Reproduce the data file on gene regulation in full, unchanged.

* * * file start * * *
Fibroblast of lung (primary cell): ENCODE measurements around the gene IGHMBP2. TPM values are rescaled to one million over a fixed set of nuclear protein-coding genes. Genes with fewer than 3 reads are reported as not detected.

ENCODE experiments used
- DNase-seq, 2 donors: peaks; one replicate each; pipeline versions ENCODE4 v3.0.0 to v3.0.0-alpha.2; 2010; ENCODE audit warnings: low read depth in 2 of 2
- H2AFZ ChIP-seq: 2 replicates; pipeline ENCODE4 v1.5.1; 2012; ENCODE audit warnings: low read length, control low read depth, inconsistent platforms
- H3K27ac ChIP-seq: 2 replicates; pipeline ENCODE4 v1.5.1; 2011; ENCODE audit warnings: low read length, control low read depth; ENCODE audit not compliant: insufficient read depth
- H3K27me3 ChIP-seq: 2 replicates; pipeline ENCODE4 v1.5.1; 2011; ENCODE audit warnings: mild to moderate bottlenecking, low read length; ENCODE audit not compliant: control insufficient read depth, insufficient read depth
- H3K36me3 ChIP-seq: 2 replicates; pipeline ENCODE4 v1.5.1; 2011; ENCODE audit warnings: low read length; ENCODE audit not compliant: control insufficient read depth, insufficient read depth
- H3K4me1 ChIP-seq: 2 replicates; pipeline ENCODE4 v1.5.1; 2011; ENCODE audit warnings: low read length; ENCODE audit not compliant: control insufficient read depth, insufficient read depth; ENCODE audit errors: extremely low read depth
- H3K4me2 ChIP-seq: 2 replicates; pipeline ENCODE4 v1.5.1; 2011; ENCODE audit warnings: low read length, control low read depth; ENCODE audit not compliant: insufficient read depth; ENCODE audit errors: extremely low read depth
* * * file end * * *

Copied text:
Fibroblast of lung (primary cell): ENCODE measurements around the gene IGHMBP2. TPM values are rescaled to one million over a fixed set of nuclear protein-coding genes. Genes with fewer than 3 reads are reported as not detected.

ENCODE experiments used
- DNase-seq, 2 donors: peaks; one replicate each; pipeline versions ENCODE4 v3.0.0 to v3.0.0-alpha.2; 2010; ENCODE audit warnings: low read depth in 2 of 2
- H2AFZ ChIP-seq: 2 replicates; pipeline ENCODE4 v1.5.1; 2012; ENCODE audit warnings: low read length, control low read depth, inconsistent platforms
- H3K27ac ChIP-seq: 2 replicates; pipeline ENCODE4 v1.5.1; 2011; ENCODE audit warnings: low read length, control low read depth; ENCODE audit not compliant: insufficient read depth
- H3K27me3 ChIP-seq: 2 replicates; pipeline ENCODE4 v1.5.1; 2011; ENCODE audit warnings: mild to moderate bottlenecking, low read length; ENCODE audit not compliant: control insufficient read depth, insufficient read depth
- H3K36me3 ChIP-seq: 2 replicates; pipeline ENCODE4 v1.5.1; 2011; ENCODE audit warnings: low read length; ENCODE audit not compliant: control insufficient read depth, insufficient read depth
- H3K4me1 ChIP-seq: 2 replicates; pipeline ENCODE4 v1.5.1; 2011; ENCODE audit warnings: low read length; ENCODE audit not compliant: control insufficient read depth, insufficient read depth; ENCODE audit errors: extremely low read depth
- H3K4me2 ChIP-seq: 2 replicates; pipeline ENCODE4 v1.5.1; 2011; ENCODE audit warnings: low read length, control low read depth; ENCODE audit not compliant: insufficient read depth; ENCODE audit errors: extremely low read depth